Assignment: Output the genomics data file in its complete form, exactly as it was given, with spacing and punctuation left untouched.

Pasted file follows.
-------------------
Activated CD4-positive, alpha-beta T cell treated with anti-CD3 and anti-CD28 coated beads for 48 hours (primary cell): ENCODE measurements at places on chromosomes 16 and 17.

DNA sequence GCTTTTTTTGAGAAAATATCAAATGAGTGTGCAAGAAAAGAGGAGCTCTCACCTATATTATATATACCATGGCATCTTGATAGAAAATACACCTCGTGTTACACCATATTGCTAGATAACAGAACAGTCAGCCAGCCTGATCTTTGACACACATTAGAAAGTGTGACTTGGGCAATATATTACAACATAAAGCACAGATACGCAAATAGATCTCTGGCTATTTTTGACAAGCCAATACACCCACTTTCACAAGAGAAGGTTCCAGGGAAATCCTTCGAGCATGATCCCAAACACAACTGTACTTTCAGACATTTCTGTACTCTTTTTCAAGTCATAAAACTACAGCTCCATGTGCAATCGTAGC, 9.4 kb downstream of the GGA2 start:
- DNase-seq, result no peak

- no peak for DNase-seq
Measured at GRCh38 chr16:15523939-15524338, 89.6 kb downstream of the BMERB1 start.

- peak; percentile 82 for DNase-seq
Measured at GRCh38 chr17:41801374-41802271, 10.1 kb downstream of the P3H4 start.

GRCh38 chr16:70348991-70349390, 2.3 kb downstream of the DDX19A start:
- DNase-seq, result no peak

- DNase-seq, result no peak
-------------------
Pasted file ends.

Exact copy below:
Activated CD4-positive, alpha-beta T cell treated with anti-CD3 and anti-CD28 coated beads for 48 hours (primary cell): ENCODE measurements at places on chromosomes 16 and 17.

DNA sequence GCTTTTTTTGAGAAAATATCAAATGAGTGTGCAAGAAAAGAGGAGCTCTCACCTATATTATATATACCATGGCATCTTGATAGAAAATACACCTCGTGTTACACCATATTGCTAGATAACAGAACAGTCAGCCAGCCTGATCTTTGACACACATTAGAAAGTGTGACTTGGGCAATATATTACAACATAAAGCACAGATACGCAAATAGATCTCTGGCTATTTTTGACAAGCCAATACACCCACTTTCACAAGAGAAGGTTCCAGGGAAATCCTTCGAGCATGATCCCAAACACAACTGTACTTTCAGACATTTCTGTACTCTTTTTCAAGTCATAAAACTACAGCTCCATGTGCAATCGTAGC, 9.4 kb downstream of the GGA2 start:
- DNase-seq, result no peak

- no peak for DNase-seq
Measured at GRCh38 chr16:15523939-15524338, 89.6 kb downstream of the BMERB1 start.

- peak; percentile 82 for DNase-seq
Measured at GRCh38 chr17:41801374-41802271, 10.1 kb downstream of the P3H4 start.

GRCh38 chr16:70348991-70349390, 2.3 kb downstream of the DDX19A start:
- DNase-seq, result no peak

- DNase-seq, result no peak